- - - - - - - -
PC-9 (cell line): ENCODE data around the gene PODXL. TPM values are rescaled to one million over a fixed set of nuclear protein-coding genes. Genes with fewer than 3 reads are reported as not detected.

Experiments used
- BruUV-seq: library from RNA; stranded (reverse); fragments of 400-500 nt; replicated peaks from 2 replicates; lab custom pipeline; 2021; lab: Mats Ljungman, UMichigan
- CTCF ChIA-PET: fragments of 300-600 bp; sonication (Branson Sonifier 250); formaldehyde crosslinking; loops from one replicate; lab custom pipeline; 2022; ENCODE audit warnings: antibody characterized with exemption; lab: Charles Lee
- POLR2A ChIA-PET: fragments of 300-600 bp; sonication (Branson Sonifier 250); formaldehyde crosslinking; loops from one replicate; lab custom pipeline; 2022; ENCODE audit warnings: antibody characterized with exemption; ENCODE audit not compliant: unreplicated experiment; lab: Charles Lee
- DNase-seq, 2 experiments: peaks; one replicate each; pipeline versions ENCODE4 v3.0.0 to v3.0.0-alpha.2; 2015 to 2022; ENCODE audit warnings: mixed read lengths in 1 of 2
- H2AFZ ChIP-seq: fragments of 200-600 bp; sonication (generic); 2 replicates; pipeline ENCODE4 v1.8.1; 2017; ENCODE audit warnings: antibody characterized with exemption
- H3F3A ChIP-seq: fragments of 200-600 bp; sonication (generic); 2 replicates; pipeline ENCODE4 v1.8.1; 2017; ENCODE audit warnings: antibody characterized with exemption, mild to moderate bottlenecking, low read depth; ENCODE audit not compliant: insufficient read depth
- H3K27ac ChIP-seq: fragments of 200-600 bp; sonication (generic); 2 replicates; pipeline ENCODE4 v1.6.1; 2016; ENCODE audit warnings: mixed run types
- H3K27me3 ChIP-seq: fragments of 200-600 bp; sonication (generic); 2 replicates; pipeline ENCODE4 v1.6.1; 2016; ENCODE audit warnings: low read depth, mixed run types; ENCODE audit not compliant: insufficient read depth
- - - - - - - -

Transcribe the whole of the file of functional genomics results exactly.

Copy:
PC-9 (cell line): ENCODE data around the gene PODXL. TPM values are rescaled to one million over a fixed set of nuclear protein-coding genes. Genes with fewer than 3 reads are reported as not detected.

Experiments used
- BruUV-seq: library from RNA; stranded (reverse); fragments of 400-500 nt; replicated peaks from 2 replicates; lab custom pipeline; 2021; lab: Mats Ljungman, UMichigan
- CTCF ChIA-PET: fragments of 300-600 bp; sonication (Branson Sonifier 250); formaldehyde crosslinking; loops from one replicate; lab custom pipeline; 2022; ENCODE audit warnings: antibody characterized with exemption; lab: Charles Lee
- POLR2A ChIA-PET: fragments of 300-600 bp; sonication (Branson Sonifier 250); formaldehyde crosslinking; loops from one replicate; lab custom pipeline; 2022; ENCODE audit warnings: antibody characterized with exemption; ENCODE audit not compliant: unreplicated experiment; lab: Charles Lee
- DNase-seq, 2 experiments: peaks; one replicate each; pipeline versions ENCODE4 v3.0.0 to v3.0.0-alpha.2; 2015 to 2022; ENCODE audit warnings: mixed read lengths in 1 of 2
- H2AFZ ChIP-seq: fragments of 200-600 bp; sonication (generic); 2 replicates; pipeline ENCODE4 v1.8.1; 2017; ENCODE audit warnings: antibody characterized with exemption
- H3F3A ChIP-seq: fragments of 200-600 bp; sonication (generic); 2 replicates; pipeline ENCODE4 v1.8.1; 2017; ENCODE audit warnings: antibody characterized with exemption, mild to moderate bottlenecking, low read depth; ENCODE audit not compliant: insufficient read depth
- H3K27ac ChIP-seq: fragments of 200-600 bp; sonication (generic); 2 replicates; pipeline ENCODE4 v1.6.1; 2016; ENCODE audit warnings: mixed run types
- H3K27me3 ChIP-seq: fragments of 200-600 bp; sonication (generic); 2 replicates; pipeline ENCODE4 v1.6.1; 2016; ENCODE audit warnings: low read depth, mixed run types; ENCODE audit not compliant: insufficient read depth